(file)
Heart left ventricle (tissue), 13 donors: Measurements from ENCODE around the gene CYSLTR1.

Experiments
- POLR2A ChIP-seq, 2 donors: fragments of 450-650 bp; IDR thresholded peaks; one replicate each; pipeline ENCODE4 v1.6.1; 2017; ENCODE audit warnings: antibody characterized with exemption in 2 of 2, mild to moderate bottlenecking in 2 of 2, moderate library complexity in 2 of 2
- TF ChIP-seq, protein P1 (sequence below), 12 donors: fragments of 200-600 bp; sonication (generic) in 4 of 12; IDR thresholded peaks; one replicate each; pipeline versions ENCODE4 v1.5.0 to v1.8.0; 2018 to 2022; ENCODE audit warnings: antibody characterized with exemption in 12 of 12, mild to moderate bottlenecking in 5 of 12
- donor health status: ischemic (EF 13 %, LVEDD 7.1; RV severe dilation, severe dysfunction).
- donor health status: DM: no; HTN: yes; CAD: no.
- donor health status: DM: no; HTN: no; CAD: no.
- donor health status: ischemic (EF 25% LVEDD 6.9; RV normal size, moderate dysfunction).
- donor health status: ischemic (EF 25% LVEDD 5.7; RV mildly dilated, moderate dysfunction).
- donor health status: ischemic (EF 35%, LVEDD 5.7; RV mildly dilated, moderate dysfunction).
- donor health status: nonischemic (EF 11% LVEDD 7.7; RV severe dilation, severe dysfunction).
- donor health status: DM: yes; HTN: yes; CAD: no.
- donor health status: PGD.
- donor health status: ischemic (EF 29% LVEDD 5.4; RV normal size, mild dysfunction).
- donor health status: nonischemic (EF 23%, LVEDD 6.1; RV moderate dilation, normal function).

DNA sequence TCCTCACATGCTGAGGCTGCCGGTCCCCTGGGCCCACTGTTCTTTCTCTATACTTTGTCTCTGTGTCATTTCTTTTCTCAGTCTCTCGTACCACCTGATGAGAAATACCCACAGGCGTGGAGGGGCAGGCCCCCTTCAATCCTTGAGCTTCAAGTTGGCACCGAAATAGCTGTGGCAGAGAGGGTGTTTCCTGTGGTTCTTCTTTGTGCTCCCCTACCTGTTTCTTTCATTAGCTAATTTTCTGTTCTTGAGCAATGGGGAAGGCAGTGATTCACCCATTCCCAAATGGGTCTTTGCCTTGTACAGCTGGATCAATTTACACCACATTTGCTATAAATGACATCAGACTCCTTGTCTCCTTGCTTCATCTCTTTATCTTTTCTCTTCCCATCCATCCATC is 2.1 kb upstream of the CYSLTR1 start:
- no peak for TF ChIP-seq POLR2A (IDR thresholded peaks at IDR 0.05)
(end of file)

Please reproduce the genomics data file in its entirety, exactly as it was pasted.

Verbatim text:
Heart left ventricle (tissue), 13 donors: Measurements from ENCODE around the gene CYSLTR1.

Experiments
- POLR2A ChIP-seq, 2 donors: fragments of 450-650 bp; IDR thresholded peaks; one replicate each; pipeline ENCODE4 v1.6.1; 2017; ENCODE audit warnings: antibody characterized with exemption in 2 of 2, mild to moderate bottlenecking in 2 of 2, moderate library complexity in 2 of 2
- TF ChIP-seq, protein P1 (sequence below), 12 donors: fragments of 200-600 bp; sonication (generic) in 4 of 12; IDR thresholded peaks; one replicate each; pipeline versions ENCODE4 v1.5.0 to v1.8.0; 2018 to 2022; ENCODE audit warnings: antibody characterized with exemption in 12 of 12, mild to moderate bottlenecking in 5 of 12
- donor health status: ischemic (EF 13 %, LVEDD 7.1; RV severe dilation, severe dysfunction).
- donor health status: DM: no; HTN: yes; CAD: no.
- donor health status: DM: no; HTN: no; CAD: no.
- donor health status: ischemic (EF 25% LVEDD 6.9; RV normal size, moderate dysfunction).
- donor health status: ischemic (EF 25% LVEDD 5.7; RV mildly dilated, moderate dysfunction).
- donor health status: ischemic (EF 35%, LVEDD 5.7; RV mildly dilated, moderate dysfunction).
- donor health status: nonischemic (EF 11% LVEDD 7.7; RV severe dilation, severe dysfunction).
- donor health status: DM: yes; HTN: yes; CAD: no.
- donor health status: PGD.
- donor health status: ischemic (EF 29% LVEDD 5.4; RV normal size, mild dysfunction).
- donor health status: nonischemic (EF 23%, LVEDD 6.1; RV moderate dilation, normal function).

DNA sequence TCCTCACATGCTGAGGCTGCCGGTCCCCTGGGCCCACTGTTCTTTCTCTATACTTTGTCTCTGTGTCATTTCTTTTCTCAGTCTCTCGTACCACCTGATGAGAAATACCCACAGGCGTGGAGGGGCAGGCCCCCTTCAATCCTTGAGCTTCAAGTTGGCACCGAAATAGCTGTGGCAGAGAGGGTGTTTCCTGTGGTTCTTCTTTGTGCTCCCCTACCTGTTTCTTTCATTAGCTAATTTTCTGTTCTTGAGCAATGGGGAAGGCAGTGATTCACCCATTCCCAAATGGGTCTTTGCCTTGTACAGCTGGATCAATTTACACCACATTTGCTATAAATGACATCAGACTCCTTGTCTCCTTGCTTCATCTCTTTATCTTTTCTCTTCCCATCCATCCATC is 2.1 kb upstream of the CYSLTR1 start:
- no peak for TF ChIP-seq POLR2A (IDR thresholded peaks at IDR 0.05)